Myka Ababon graduated from Rutgers University with a PhD in Cell and Developmental Biology in 2017. Her PhD thesis focused on neural stem cells and their response to traumatic brain injury. Outside of the lab, she was a founding member of the iJOBS Blog and a staff writer for Bitesize Bio. She currently works in New York City as a Medical Writer at Caudex, a medical communications agency that’s part of the larger McCann Health network.
1) Tell us a bit about your career path in medical communications. What have you been doing since graduating with your PhD?
I started working as a Trainee Medical Writer at Caudex a month and a half after my thesis dissertation, and I’ve been working there since 2017, almost two years now.
2) What are the types of tasks, projects, and responsibilities that fall under your position?
As a medical writer, my primary role is to develop scientific content for a wide array of scientific communication materials. I am currently aligned to several different accounts with different therapeutic areas, some more focused on medical affairs, some on publications. Projects in my publication-focused accounts typically involve writing abstracts, posters, and manuscripts, and this is the type of writing that’s closest to what I was exposed to in grad school. Examples of med affairs projects include MSL training materials, advisory boards, and congress booth materials, to name a few.
3) How did you first hear about this career path and what got you interested in it?
In grad school, I worked in the lab of Dr. James Millonig. Jim was one of the directors of iJOBS, which was a blessing for his grad students, because he was extremely supportive of us participating in iJOBS. He wanted to ensure we had access to as much information as we could about all the different career options after grad school so we could make informed decisions about our career paths. I attended a lot of iJOBS events, and that’s where I first heard about medical writing. As mentioned above, a bunch of us trainees decided to start the iJOBS blog because we wanted to have a platform to share our learnings and experiences.
4) What do you like most about this career path?
I have always been interested in both science and writing, and this career is a great combination of the two! Looking back, I realized I have always struggled a bit about choosing one over the other, and with my current career, I don’t have to choose, I get to do both.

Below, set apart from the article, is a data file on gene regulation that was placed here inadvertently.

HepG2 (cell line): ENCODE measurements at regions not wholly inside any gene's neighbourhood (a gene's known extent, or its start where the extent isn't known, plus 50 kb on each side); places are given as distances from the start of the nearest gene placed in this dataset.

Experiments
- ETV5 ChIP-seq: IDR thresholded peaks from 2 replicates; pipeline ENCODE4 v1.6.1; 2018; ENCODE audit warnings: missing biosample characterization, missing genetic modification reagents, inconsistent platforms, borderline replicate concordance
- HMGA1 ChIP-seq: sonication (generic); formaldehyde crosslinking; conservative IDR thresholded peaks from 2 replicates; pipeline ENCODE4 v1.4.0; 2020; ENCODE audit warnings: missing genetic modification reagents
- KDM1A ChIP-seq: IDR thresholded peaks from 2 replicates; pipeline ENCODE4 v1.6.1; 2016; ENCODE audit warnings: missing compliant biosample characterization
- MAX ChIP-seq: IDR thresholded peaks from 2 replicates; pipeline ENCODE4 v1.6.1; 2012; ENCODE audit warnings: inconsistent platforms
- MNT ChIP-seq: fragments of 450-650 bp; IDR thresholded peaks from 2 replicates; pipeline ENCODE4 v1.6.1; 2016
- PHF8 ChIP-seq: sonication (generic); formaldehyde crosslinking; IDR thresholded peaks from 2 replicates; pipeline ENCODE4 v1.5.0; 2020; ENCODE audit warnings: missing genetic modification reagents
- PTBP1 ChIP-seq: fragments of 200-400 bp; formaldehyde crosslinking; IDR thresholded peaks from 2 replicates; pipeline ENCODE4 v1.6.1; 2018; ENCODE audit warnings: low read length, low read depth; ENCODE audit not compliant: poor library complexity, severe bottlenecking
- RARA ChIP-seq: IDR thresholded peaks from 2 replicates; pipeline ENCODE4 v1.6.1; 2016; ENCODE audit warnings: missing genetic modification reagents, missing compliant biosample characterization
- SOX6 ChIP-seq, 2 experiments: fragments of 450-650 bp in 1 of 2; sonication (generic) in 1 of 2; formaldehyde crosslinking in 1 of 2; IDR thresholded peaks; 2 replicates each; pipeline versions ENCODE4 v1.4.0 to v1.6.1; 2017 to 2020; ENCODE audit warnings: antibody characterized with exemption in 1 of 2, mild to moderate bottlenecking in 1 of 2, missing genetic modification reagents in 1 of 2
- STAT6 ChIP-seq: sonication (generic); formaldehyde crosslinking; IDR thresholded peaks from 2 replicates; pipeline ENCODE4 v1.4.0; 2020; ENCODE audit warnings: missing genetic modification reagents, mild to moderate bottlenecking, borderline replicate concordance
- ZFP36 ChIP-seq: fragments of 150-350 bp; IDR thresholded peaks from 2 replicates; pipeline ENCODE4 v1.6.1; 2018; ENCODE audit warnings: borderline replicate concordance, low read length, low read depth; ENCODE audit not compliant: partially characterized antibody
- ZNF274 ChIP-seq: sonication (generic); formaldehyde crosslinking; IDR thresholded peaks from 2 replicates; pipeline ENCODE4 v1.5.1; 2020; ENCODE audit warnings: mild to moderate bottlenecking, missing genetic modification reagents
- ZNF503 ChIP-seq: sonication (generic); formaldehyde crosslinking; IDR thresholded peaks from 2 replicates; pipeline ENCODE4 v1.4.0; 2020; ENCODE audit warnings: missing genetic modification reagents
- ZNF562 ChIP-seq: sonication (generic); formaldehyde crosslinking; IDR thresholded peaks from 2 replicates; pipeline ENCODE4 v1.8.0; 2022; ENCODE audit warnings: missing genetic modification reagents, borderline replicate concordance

5) Which skills that you acquired during the PhD process are most valuable to you today?
Well, certainly not pipetting, although I must admit I miss that sometimes! Definitely the ability to acquire a high level of scientific understanding. As a medical writer, you will be thrown into different accounts, and will be expected to quickly learn and understand multiple therapeutic areas. It’s a fast-paced job, and you’re constantly learning and studying and keeping abreast of the current researches. It’s a lot like what you do in grad school outside of performing experiments. And it goes without saying: writing skills. I was fortunate enough to have had a lot of opportunities during my PhD to improve my writing, from writing grants, abstracts, papers, talks, blogs, etc.
6) Do you have any advice to current PhD students and post docs who are interested in working in this field?
If you’re interested in medical writing, definitely try to do as much writing/editing as you can while still in grad school. Is your labmate writing a paper? Offer to help them with their draft! Reach out to your advisor to find out if you can help him with his grant. Or, join the iJOBS blog! Another option is to seek out internship opportunities in medical communications to try it out. However you go about it, the bottom line is to get as much writing experience as you can. This will help you to not only improve your writing, but also to show that you are truly interested in medical writing as a career.
Other advice that I have is to take full advantage of your network! Attend iJOBS events. Reach out to graduates who are in the field, and do informational interviews. In my experience, people are always happy to tell you about their career paths and give advice.
Thank you, Myka, for sharing your experiences as a Medical Writer! iJOBS participants recently had the opportunity to visit Myka at McCann Health in New York City for a site visit. Look out for a future post covering the event!
This interview was led by Paulina Krzyszczyk. Additional edits were made by Emily Kelly Castro.